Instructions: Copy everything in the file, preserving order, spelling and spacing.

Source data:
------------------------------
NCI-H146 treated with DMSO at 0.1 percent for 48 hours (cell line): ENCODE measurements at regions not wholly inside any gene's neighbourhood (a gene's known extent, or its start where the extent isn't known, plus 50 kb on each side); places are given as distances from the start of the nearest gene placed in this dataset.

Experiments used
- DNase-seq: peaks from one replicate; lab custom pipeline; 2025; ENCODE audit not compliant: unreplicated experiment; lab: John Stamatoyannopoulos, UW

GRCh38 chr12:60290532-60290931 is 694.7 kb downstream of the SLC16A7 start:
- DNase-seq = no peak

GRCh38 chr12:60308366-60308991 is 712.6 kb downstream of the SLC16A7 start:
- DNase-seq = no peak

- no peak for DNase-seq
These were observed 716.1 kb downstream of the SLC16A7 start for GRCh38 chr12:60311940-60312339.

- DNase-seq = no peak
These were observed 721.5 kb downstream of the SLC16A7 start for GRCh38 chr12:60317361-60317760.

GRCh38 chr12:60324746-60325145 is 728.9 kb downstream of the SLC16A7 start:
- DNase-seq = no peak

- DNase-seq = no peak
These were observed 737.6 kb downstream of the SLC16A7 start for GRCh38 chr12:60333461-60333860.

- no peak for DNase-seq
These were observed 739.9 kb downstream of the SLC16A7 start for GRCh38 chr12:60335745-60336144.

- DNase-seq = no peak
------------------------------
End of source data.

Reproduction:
NCI-H146 treated with DMSO at 0.1 percent for 48 hours (cell line): ENCODE measurements at regions not wholly inside any gene's neighbourhood (a gene's known extent, or its start where the extent isn't known, plus 50 kb on each side); places are given as distances from the start of the nearest gene placed in this dataset.

Experiments used
- DNase-seq: peaks from one replicate; lab custom pipeline; 2025; ENCODE audit not compliant: unreplicated experiment; lab: John Stamatoyannopoulos, UW

GRCh38 chr12:60290532-60290931 is 694.7 kb downstream of the SLC16A7 start:
- DNase-seq = no peak

GRCh38 chr12:60308366-60308991 is 712.6 kb downstream of the SLC16A7 start:
- DNase-seq = no peak

- no peak for DNase-seq
These were observed 716.1 kb downstream of the SLC16A7 start for GRCh38 chr12:60311940-60312339.

- DNase-seq = no peak
These were observed 721.5 kb downstream of the SLC16A7 start for GRCh38 chr12:60317361-60317760.

GRCh38 chr12:60324746-60325145 is 728.9 kb downstream of the SLC16A7 start:
- DNase-seq = no peak

- DNase-seq = no peak
These were observed 737.6 kb downstream of the SLC16A7 start for GRCh38 chr12:60333461-60333860.

- no peak for DNase-seq
These were observed 739.9 kb downstream of the SLC16A7 start for GRCh38 chr12:60335745-60336144.

- DNase-seq = no peak